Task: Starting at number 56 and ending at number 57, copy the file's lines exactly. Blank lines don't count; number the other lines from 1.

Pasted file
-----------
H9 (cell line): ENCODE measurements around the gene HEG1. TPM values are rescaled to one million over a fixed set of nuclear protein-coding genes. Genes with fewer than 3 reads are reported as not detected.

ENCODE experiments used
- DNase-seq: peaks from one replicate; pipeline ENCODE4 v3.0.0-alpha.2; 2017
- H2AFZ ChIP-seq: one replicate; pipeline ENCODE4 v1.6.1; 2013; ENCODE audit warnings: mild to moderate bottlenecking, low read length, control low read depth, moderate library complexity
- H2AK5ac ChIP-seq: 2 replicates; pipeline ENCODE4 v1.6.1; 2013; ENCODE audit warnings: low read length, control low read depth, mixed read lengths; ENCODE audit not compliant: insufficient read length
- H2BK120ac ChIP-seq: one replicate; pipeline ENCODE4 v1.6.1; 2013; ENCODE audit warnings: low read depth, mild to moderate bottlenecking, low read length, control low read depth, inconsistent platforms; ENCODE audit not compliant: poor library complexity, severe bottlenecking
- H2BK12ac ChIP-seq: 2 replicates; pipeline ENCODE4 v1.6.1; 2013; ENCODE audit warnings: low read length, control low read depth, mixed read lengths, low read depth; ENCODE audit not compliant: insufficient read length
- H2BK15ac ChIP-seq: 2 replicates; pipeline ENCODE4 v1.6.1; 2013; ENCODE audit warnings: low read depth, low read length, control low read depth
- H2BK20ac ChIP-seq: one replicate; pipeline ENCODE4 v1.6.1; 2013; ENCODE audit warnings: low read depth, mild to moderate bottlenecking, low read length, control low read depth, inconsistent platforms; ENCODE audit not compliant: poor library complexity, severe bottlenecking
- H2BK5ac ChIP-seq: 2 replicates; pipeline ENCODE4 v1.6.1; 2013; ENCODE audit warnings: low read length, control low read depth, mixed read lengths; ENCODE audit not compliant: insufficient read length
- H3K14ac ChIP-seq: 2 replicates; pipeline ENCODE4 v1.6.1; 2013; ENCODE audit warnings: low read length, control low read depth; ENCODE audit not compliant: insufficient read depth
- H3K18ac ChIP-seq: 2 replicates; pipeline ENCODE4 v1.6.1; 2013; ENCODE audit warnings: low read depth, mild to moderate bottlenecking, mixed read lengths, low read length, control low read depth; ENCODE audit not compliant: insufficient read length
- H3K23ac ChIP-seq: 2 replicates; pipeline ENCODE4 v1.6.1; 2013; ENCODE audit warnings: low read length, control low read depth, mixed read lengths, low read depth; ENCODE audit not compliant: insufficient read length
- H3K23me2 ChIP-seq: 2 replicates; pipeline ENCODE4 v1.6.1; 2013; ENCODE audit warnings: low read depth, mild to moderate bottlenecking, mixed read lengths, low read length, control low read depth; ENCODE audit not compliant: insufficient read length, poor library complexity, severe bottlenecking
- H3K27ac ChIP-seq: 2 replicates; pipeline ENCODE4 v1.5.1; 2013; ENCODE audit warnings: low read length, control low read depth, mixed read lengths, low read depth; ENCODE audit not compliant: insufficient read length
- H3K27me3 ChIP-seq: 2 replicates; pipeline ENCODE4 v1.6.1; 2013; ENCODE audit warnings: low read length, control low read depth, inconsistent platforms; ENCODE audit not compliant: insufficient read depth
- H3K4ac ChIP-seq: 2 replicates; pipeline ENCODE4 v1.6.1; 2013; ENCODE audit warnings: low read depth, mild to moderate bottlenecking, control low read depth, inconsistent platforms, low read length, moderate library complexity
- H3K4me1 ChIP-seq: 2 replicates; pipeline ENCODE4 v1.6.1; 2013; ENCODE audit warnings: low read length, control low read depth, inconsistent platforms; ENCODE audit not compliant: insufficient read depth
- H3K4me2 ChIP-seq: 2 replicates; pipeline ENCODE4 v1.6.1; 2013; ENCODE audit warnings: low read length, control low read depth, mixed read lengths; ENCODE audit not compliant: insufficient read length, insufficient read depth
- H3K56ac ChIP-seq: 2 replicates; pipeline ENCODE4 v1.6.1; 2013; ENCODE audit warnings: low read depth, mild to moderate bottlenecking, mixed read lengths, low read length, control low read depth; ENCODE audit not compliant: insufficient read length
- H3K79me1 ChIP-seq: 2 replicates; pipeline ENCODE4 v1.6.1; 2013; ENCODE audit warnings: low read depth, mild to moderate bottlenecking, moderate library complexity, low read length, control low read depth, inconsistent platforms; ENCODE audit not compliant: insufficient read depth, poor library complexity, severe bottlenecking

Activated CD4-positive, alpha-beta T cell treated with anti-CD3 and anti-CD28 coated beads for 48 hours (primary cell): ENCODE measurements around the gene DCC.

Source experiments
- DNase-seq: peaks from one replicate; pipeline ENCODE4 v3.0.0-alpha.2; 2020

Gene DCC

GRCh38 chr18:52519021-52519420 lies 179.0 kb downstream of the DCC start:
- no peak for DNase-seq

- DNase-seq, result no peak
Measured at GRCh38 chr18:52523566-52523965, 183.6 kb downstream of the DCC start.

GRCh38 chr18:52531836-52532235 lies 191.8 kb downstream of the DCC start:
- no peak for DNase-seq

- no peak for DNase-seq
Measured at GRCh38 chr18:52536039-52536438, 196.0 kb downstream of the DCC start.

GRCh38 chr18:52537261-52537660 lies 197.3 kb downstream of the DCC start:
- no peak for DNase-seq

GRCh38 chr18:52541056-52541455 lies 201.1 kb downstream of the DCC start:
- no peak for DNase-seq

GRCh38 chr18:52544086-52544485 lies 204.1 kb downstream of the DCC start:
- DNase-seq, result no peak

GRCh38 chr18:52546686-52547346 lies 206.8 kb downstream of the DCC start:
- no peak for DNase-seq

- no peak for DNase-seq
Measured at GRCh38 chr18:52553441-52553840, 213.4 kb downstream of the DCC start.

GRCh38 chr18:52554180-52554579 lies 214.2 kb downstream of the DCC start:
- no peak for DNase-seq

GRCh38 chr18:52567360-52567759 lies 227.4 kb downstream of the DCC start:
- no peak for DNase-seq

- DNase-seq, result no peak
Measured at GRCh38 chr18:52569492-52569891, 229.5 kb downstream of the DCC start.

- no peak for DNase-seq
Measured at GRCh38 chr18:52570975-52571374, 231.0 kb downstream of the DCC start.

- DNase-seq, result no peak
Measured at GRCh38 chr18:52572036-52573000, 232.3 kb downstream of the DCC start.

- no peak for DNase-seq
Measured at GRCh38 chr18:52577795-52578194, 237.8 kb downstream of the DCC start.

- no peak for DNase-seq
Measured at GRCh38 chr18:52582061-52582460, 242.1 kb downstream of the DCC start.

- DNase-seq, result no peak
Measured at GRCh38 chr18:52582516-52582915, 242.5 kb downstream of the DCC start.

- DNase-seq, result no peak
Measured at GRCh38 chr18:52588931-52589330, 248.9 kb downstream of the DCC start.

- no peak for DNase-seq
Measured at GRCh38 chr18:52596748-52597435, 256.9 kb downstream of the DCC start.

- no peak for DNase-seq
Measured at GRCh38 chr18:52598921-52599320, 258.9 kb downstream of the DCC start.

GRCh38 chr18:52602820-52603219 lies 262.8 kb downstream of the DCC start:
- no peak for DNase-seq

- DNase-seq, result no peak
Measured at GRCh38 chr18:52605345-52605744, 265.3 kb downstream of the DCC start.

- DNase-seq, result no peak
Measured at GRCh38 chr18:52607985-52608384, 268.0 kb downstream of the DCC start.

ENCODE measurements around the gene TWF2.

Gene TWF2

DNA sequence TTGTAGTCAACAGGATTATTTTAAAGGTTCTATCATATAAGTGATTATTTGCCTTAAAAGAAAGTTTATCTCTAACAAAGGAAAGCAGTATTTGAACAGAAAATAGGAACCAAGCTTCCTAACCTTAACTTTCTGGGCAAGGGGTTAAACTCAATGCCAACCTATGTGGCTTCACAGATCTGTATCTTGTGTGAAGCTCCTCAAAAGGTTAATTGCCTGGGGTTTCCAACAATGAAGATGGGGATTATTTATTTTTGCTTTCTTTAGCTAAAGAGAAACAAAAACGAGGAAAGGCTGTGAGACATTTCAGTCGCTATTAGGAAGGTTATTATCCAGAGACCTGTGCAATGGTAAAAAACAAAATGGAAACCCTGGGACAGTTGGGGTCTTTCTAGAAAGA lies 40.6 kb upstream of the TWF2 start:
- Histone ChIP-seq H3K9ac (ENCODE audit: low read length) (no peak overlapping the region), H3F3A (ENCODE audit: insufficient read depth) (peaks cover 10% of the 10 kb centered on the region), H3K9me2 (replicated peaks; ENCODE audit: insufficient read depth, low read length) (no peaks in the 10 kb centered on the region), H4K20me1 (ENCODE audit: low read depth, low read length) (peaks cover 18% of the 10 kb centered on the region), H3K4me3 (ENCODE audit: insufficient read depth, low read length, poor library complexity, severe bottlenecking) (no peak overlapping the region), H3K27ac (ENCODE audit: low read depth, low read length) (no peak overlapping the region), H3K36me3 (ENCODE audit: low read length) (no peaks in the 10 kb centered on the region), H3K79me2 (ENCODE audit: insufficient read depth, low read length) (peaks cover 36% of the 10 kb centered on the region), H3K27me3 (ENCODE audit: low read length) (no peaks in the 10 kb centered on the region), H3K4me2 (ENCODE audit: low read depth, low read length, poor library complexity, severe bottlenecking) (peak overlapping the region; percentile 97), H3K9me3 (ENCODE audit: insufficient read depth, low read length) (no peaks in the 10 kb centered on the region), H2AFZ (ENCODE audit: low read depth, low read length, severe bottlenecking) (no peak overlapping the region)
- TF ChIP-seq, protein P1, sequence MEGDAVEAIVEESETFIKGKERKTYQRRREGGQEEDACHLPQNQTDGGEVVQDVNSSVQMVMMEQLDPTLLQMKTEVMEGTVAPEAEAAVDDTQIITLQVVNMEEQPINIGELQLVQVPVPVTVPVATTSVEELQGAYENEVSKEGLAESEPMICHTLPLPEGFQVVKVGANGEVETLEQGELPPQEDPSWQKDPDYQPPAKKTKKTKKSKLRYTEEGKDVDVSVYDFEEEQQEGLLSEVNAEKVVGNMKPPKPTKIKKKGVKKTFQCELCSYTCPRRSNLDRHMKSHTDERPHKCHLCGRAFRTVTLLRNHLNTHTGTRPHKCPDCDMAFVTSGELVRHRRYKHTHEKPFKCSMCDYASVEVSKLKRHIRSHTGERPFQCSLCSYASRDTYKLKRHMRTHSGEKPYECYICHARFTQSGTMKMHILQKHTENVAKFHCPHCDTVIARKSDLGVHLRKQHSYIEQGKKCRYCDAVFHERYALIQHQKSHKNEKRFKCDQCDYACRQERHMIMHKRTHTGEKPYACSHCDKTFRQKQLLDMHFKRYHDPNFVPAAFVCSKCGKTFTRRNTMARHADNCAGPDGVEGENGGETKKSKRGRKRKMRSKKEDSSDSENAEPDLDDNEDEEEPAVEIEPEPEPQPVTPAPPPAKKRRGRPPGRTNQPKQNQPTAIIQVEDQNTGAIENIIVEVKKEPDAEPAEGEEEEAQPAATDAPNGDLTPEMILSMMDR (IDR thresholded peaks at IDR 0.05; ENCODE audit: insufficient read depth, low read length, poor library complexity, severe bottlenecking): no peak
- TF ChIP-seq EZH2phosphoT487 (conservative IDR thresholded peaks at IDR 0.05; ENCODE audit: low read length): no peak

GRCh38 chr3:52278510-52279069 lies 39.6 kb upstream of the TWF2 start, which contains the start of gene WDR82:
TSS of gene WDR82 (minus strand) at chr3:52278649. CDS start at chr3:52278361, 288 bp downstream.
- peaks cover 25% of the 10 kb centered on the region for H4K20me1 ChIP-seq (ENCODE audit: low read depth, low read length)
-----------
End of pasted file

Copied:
- no peak for DNase-seq
Measured at GRCh38 chr18:52582061-52582460, 242.1 kb downstream of the DCC start.